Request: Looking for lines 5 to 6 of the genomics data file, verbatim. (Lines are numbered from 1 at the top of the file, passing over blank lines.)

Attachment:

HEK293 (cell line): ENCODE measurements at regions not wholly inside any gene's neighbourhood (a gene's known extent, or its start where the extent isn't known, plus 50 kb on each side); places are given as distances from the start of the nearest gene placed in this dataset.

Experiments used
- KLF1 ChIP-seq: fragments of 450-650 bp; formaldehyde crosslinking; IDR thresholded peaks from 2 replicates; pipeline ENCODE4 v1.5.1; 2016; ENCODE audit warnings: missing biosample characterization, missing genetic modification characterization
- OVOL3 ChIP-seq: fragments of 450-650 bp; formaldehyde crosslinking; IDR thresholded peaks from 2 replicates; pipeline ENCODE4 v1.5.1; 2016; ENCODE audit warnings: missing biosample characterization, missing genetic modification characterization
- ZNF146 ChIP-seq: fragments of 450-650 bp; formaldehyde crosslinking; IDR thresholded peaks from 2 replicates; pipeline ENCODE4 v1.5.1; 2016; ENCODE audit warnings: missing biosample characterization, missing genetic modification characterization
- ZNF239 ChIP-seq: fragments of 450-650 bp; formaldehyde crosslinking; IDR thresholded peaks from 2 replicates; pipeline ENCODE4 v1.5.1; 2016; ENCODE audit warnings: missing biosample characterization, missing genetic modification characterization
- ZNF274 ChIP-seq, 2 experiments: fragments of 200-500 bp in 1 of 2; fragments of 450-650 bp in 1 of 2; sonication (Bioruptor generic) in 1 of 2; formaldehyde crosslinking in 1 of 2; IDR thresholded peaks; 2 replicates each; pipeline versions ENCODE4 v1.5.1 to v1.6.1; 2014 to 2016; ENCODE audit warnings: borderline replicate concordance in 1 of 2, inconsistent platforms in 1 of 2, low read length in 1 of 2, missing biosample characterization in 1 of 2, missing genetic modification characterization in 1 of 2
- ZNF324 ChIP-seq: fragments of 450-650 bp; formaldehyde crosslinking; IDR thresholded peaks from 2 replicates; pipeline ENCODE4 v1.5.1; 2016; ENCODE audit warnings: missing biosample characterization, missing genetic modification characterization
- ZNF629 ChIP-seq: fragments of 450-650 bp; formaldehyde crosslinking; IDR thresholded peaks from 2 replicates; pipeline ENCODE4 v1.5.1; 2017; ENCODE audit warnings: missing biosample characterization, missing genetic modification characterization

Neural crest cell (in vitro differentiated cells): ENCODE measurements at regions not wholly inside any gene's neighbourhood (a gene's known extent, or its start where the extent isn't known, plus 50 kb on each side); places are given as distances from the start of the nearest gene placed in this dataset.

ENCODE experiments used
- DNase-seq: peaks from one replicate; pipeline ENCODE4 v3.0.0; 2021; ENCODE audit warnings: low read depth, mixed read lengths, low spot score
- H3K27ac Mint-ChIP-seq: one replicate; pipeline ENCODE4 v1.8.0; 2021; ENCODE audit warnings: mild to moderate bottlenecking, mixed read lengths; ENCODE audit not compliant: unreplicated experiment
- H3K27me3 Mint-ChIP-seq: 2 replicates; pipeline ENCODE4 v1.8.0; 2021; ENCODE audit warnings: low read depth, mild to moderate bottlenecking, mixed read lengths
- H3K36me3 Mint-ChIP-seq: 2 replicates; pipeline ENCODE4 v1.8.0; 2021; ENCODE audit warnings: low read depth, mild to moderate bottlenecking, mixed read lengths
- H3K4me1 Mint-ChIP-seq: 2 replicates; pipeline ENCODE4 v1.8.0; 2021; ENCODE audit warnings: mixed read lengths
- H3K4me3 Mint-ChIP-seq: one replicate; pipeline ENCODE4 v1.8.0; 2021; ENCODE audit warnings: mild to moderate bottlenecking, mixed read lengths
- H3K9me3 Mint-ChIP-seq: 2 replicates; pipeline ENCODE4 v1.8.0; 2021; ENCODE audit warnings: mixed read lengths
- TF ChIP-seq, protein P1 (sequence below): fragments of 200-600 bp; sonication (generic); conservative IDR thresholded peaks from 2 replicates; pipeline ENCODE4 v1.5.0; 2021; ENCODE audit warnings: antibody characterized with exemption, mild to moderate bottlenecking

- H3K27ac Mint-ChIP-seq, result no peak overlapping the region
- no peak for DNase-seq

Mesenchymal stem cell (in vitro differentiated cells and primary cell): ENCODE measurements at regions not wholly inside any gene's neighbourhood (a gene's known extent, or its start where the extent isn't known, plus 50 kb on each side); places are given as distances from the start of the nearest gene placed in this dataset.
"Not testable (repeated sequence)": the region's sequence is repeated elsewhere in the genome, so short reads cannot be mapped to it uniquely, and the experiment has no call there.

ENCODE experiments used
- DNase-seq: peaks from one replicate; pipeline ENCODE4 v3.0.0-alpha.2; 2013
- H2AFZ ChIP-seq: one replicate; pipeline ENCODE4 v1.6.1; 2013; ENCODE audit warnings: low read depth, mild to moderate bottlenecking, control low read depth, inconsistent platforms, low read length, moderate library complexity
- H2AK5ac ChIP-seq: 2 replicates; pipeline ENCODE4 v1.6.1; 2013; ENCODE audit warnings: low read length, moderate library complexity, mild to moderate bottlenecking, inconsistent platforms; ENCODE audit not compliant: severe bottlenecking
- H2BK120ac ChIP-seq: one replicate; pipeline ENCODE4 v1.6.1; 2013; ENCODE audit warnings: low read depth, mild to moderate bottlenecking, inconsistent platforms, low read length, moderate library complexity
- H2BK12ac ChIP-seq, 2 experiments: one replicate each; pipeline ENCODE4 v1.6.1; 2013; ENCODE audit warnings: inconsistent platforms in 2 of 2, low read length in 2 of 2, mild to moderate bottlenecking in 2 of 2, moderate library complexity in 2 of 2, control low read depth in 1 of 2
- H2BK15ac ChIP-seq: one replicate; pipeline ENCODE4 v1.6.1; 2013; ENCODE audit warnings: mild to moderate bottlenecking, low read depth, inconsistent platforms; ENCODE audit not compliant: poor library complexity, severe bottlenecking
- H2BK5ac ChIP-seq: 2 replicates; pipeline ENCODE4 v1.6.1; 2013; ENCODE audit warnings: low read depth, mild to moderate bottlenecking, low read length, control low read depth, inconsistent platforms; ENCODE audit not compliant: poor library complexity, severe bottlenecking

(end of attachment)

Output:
- ZNF146 ChIP-seq: fragments of 450-650 bp; formaldehyde crosslinking; IDR thresholded peaks from 2 replicates; pipeline ENCODE4 v1.5.1; 2016; ENCODE audit warnings: missing biosample characterization, missing genetic modification characterization
- ZNF239 ChIP-seq: fragments of 450-650 bp; formaldehyde crosslinking; IDR thresholded peaks from 2 replicates; pipeline ENCODE4 v1.5.1; 2016; ENCODE audit warnings: missing biosample characterization, missing genetic modification characterization